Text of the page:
A Matter Of Scope
The original Range Rover is not simply a sublime piece of industrial design - but a formidable symbol of changing standards.
First of all, one point needs to be made, clearly and emphatically: The Range Rover was not the first SUV. There were certain American models combining off-road capability with creature comforts before the British 4x4 classic arrived on the market in 1971. Moreover, the Range Rover possessed no sporting pretensions whatsoever, which means the ’S’ in that most dreaded moniker may be dropped immediately. Coining the Range Rover a utility vehicle, however, would be perfectly apt. For that is exactly what it was, and what it was designed to be. A vehicle for the farmer expecting some creature comforts when on the road. Nothing more, nothing less.
In that context, the very question of what constitutes design comes to the fore once more. For the original Range Rover is generally not perceived to be a ‘designer’s car’, but an automobile designed by engineers. As the engineers who created the Range Rover were none other than British legends in the field, Gordon Bashford and Charles Spencer ‘Spen’ King, the notion that this archetypical British motor car was the result of sober, technical considerations and sober, technical considerations only does indeed suggest itself. And yet this argument would be as shallow and superficial as the insinuated stylist’s demeanour from which the Range Rover supposedly remained entirely unaffected.
So it is with the greatest respect to Bashford and King that any observer with intact aesthetic faculties must come to the conclusion that the Range Rover has not just been designed, but styled as well. For its simple, clean, yet expressive graphics are clearly not some arrangement cobbled together by an unassuming mechanic at the prototype manufacturing department. The round headlights, framed by the black grille (with vertical slats), which is in turn bookended by rectangular indicator lights, form a simple graphic indeed - but this is a case of simplicity bourn out of deliberation, rather than necessity or even thoughtlessness. The tall, black, vertical door handle was also not to be found in Rover’s parts bin, but acts as a deliberately and strikingly simple, yet well thought-out solution that happens to be more visually pleasing than it is practical.
This theme of simplicity betraying considerable stylistic sophistication extends beyond mere graphics. For the very ‘straightness’ that has been a Range Rover design staple for some decades now is not what it purports to be. In fact, not a single line on the Range Rover is truly straight. The crease along its sills is almost straight, but not quite, and acts as a centreline to the Range Rover’s profile. The other lines really are increasingly bowed arcs, the further away from that centreline they are placed. This is only obvious on the roof and bonnet, however.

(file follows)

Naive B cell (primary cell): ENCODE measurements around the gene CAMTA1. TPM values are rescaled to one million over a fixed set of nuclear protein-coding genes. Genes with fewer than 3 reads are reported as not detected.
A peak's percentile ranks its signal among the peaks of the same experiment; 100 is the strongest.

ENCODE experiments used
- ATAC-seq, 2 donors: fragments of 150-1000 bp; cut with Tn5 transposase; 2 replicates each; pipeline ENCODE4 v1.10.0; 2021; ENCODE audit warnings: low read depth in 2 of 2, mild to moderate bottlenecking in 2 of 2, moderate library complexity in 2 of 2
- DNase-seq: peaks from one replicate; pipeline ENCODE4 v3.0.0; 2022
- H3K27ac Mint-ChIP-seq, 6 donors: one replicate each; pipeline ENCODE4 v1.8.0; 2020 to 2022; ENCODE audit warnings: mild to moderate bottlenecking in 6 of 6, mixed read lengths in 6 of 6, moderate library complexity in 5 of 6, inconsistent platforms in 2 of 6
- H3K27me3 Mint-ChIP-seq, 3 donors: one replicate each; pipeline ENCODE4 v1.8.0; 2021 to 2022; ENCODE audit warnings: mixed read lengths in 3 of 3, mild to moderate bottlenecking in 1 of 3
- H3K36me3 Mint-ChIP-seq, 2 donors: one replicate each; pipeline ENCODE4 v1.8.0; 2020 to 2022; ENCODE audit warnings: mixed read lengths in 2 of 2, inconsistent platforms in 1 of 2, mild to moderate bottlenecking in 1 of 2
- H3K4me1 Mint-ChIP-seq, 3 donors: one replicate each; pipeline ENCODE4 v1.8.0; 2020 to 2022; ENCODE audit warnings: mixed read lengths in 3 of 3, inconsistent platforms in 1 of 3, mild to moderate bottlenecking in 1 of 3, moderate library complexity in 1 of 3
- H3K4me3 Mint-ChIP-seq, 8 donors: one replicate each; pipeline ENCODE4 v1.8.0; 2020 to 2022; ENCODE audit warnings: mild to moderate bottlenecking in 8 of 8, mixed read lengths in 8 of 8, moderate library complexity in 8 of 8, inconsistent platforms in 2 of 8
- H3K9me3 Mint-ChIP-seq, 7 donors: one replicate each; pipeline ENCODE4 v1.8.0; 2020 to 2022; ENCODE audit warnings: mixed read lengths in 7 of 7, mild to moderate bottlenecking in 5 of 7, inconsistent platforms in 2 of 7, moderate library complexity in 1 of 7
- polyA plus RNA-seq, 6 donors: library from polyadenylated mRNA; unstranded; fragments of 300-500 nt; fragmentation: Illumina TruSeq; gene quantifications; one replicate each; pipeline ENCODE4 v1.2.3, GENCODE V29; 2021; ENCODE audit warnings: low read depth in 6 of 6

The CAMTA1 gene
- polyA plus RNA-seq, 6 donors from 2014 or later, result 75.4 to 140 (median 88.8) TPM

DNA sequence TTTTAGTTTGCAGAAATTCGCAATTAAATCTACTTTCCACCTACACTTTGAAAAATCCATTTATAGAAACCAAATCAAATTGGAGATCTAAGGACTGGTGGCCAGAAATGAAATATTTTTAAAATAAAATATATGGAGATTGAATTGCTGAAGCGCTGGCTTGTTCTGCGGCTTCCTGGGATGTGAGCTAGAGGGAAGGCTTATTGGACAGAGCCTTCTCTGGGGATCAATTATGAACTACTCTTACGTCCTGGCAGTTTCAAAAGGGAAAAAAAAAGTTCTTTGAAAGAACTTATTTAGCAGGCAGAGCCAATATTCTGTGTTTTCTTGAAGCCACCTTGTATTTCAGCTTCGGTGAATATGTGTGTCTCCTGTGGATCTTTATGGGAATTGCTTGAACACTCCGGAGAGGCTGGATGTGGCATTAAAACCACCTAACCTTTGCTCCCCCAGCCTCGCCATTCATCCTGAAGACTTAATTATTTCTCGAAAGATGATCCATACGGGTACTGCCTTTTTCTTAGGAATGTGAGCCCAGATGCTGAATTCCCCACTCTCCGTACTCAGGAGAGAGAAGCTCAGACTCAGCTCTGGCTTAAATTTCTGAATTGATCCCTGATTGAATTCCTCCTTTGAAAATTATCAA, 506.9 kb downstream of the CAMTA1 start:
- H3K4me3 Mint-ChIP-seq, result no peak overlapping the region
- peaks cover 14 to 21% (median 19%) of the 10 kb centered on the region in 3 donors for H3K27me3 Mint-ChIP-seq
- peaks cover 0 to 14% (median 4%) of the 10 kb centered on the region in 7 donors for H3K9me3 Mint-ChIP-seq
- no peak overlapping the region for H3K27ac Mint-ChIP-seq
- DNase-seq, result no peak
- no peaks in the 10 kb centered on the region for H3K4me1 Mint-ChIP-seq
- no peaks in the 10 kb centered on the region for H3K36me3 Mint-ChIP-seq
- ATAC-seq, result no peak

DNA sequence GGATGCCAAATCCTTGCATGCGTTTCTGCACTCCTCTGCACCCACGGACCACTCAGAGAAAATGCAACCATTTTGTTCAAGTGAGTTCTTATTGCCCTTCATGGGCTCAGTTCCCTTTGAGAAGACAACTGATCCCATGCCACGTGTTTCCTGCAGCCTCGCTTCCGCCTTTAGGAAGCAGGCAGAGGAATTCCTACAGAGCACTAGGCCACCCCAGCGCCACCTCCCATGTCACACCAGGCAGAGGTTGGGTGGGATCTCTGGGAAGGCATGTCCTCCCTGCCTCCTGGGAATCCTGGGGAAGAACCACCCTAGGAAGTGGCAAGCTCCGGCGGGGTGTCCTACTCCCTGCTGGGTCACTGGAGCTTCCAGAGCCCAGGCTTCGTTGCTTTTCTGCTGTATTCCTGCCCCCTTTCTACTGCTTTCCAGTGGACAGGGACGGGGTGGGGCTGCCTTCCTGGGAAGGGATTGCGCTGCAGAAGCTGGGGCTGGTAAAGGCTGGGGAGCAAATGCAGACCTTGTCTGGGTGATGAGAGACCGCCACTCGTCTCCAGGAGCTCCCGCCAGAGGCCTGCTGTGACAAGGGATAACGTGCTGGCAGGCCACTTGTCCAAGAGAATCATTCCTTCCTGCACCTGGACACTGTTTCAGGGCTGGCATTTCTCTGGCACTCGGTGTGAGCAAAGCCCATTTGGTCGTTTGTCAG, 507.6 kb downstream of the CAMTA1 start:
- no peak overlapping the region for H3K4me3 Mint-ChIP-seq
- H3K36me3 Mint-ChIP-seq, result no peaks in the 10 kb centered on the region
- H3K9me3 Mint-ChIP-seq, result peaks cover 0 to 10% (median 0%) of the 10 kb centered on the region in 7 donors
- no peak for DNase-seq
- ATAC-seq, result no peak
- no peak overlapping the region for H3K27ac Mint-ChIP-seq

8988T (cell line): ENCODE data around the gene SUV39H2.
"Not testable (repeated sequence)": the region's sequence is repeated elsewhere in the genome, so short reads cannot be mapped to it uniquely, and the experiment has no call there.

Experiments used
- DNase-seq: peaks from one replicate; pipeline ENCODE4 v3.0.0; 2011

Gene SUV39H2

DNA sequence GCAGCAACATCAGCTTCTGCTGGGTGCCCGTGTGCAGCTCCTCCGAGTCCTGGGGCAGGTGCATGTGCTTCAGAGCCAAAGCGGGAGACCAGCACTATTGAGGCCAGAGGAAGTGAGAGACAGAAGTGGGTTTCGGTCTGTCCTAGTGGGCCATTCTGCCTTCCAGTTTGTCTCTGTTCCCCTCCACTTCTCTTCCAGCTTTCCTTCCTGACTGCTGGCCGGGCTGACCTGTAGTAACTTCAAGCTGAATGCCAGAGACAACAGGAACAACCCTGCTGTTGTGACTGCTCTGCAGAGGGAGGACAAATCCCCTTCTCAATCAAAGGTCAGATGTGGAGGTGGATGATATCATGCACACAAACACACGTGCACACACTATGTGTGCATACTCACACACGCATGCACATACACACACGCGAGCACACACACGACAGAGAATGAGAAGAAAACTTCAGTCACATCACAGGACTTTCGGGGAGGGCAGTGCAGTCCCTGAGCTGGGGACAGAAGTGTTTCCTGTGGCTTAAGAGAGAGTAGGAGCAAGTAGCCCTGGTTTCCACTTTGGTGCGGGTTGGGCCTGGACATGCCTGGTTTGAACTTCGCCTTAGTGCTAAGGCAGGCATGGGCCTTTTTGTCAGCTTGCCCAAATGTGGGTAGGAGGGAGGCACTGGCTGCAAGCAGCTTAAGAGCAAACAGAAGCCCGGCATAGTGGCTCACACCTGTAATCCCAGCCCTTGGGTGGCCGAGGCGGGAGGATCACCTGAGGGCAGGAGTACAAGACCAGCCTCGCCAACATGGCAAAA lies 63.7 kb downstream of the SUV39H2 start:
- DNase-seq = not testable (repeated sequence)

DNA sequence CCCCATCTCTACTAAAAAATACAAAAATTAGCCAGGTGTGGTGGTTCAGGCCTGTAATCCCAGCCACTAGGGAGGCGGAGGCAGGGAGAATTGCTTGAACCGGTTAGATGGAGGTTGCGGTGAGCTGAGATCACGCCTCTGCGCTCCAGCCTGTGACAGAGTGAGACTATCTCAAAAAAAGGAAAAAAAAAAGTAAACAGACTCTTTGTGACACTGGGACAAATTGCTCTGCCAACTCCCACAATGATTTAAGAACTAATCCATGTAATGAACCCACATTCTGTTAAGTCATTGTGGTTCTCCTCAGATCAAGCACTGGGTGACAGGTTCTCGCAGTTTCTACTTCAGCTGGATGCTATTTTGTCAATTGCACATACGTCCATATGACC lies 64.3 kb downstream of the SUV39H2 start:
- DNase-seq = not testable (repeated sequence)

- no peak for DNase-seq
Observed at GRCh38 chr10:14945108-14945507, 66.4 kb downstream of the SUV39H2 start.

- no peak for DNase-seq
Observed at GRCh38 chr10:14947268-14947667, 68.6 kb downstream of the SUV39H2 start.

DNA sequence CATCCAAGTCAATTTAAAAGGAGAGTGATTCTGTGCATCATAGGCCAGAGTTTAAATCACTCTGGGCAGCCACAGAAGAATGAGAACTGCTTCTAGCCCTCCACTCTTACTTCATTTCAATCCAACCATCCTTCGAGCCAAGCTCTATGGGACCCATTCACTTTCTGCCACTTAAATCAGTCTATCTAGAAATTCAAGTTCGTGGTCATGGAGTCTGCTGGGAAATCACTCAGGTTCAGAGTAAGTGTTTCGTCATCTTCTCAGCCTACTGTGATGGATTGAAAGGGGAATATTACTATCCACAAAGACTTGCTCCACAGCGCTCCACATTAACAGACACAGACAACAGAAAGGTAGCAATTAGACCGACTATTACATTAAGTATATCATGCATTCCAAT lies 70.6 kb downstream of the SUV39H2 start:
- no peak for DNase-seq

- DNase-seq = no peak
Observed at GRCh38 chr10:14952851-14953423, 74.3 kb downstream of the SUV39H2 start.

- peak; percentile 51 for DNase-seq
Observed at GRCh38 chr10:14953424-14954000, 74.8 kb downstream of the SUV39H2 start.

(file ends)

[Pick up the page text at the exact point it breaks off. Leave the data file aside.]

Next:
Not just enthusiasts of Dieter Rams’ body of work appreciate the fact that simplicity must not come to the detriment of nuance and detail. The Range Rover is another case in point. It also happens to illustrate what can ideally be the outcome when the sophisticated technical mindset of engineers such as Bashford and King interacts with the flamboyant, stylistically adventurous bearing of Rover’s then chief designer, David Bache. Rather than some rotten compromise, the Range Rover hence combined the best of both worlds: The clean practicality envisioned by engineering and the sophisticated flair styling can ideally contribute to any design.
Without these qualities, it remains doubtful if the Range Rover could have created as long-lasting and resonating a legacy as it did. Whereas the Land Rover (Defender) evolved little over the 68 years it was in production, the Range Rover’s journey took a dramatically different turn. This gradual evolution from sophisticated utility vehicle into bonafide luxury object - whether one appreciates it or not - would not have been possible without the finely wrought, almost subliminal refinement and finesse Bache had added to the basic concept. One only needs to imagine the ridiculousness of a Land Rover fitted with wood and leather to understand that such accoutrements necessitate a basic sophistication in order to appear convincing, rather than some afterthought.